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chelea
September 18th, 2018, 01:10 PM
In early August I went to visit one of our kids who lives out of state, in a somewhat rural area. At the corner of their lane there's a house and a pasture. The owner of the house moved away and left 2 horses there (and several cows; I know much less about them). Neighbors are aware of the situation and have been sort of looking out for the animals. I became concerned when we went to give the horses some carrots one day. One of the horses has a very bad infection on it's ear. Their heads were literally covered with flies. I'm a suburban girl and know nothing about horses but I am a nurse and know enough to recognize a severe infection. From what I was told, the ear had been like that for weeks. I'm an animal lover and it broke my heart to see these 2 very sweet horses who are obviously neglected. So I called the spca who referred me to animal control. I left a detailed message with the dispatcher...about the abandonment, questionable food/water situation, no shelter and of course the ear infection. Within 2 hours I got a call back from the animal control officer. He said he had been in contact with the owner, the ear was being treated, that they have an automatic water dispenser. Made me wonder if he looked into it at all since his response was so quick.
Fast forward to mid-September. I'm visiting again. Situation has not changed one iota. The ear is worse than ever. The horses are now standing in the very corner of the pasture, up against the fence at the end of the lane, pacing, picking up their hooves. They just didn't look right. They stayed in that spot almost non-stop for the 4 days I was there.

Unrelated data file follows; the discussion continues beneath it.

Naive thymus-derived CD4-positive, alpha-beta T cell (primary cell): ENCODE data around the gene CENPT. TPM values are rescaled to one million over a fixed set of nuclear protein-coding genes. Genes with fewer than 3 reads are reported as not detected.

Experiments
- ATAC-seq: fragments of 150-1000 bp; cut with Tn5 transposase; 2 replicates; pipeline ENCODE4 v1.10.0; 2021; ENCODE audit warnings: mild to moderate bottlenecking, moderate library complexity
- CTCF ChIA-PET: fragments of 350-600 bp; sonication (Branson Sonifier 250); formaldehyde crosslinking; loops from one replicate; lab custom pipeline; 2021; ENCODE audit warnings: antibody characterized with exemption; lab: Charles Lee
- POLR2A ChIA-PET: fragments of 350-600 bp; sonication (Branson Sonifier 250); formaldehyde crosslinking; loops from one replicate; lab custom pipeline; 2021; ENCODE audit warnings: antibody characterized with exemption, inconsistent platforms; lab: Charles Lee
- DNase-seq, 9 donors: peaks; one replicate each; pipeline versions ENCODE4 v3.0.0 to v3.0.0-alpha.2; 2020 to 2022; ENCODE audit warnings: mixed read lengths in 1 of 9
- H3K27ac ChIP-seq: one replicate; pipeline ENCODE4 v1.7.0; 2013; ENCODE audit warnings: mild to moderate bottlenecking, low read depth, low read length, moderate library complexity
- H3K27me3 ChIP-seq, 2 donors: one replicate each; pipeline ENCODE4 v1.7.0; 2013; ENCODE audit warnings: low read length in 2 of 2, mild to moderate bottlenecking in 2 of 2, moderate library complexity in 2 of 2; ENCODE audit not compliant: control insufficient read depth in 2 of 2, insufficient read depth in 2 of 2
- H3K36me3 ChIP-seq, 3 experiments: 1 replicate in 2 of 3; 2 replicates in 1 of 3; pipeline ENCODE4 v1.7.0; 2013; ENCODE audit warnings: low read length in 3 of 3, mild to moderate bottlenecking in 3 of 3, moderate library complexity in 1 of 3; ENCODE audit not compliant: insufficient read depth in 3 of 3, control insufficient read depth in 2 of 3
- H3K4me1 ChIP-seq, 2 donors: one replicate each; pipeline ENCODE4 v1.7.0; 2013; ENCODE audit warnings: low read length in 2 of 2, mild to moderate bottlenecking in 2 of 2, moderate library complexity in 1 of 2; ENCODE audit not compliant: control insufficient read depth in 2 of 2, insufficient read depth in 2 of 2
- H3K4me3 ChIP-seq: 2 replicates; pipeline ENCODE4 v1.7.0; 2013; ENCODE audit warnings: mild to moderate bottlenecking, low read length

My questions:
What could that infection be? Is it normal that everyone I've spoken to doesn't seem too concerned?
Is there such a thing as an automatic water dispenser for horses? They must be getting some water because they would have perished by now.
Is the grass they're eating in the pasture enough nutrition? Should their diet be supplemented with (?). What happens when winter comes and the grass dies?
What about shelter? There's a barn but they can't get into it. Right now they're out in the elements day and night. Is that safe? What about predators? And winter is coming.
Shouldn't they be washed and brushed? Is it normal to have that many flies on them?
Sorry...as I said, I'm not a country girl and this is all new to me. I would like to do something to help them. Any advice?

KPH
September 18th, 2018, 01:16 PM
Michele, with your permission, I'll copy and paste your email and send to one of DH's cousins. His wife's family has raised horses all of her life and she runs a summer program at their farm.

Carlie Wolf
September 18th, 2018, 01:49 PM
Animal control may not have a place to take the horses and put it as a low priority....bad as that is.

There should be an animal shelter in the State that takes more than dogs and cats. There are also usually sheltering places that do take farm animals and they bring them back up to health and adopt them out. A good horse breeder, of any breed, probably also knows the names of places. I would try to get in touch with one of them to see what help information wise they can give. Animal control within towns are not always reliable for farm animals.